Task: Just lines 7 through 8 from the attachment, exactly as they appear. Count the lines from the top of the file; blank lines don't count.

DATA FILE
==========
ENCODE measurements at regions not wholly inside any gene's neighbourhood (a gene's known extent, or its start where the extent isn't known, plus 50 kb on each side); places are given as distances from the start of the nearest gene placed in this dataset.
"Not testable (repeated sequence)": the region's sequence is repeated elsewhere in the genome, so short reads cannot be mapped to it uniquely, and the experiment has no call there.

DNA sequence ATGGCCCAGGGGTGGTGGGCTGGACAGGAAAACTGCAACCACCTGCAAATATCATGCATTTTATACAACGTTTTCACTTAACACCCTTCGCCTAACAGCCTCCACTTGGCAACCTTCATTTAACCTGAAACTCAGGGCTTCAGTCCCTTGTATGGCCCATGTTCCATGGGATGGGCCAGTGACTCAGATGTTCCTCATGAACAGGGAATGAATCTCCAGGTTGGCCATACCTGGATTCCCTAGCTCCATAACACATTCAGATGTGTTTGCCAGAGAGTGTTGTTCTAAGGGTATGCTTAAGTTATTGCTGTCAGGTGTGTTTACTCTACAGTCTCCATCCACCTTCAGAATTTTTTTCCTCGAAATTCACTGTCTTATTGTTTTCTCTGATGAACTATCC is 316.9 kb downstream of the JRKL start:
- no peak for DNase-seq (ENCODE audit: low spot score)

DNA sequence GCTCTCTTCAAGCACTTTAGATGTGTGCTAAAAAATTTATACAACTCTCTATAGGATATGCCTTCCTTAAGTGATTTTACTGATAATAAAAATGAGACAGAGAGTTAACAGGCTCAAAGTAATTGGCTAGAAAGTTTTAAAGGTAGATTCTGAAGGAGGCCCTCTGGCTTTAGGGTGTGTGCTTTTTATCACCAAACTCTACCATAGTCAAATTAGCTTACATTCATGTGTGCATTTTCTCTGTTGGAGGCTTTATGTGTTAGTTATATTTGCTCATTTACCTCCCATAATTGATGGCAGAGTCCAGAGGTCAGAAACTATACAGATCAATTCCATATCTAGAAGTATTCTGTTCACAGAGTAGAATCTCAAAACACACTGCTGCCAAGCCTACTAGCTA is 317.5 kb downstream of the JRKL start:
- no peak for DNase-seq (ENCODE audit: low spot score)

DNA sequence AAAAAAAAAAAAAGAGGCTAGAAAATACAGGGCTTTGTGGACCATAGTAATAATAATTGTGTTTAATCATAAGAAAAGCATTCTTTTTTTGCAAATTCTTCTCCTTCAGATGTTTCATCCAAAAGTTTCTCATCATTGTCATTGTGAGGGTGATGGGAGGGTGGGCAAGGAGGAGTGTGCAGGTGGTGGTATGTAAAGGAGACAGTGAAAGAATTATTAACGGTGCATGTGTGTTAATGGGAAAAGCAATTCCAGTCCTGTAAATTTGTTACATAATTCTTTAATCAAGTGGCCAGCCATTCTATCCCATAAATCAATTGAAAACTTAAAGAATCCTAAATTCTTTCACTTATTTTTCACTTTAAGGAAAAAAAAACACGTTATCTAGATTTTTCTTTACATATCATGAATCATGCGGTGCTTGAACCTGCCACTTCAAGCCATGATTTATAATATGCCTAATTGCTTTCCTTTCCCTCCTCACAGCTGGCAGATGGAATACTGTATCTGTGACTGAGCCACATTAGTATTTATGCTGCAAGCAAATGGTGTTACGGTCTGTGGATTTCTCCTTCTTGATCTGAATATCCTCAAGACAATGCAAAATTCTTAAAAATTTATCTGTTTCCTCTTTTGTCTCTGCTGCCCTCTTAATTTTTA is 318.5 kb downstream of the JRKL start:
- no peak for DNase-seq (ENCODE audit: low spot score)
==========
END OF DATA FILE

DNA sequence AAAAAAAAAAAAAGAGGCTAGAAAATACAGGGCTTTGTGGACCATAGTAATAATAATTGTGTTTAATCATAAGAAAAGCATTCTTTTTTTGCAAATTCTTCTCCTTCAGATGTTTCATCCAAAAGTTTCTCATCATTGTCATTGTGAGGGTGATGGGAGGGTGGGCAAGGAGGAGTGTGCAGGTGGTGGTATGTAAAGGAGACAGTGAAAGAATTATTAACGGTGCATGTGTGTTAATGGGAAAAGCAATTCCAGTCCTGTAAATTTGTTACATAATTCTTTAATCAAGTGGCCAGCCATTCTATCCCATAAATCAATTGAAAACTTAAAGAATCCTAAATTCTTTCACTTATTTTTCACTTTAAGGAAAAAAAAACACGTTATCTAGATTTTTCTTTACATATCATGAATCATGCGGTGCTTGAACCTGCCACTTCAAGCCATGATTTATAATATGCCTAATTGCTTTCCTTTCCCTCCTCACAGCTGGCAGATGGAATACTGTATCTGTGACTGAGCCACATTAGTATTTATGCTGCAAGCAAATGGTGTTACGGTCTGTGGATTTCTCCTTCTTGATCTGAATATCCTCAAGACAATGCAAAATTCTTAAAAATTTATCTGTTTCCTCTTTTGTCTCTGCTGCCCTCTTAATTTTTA is 318.5 kb downstream of the JRKL start:
- no peak for DNase-seq (ENCODE audit: low spot score)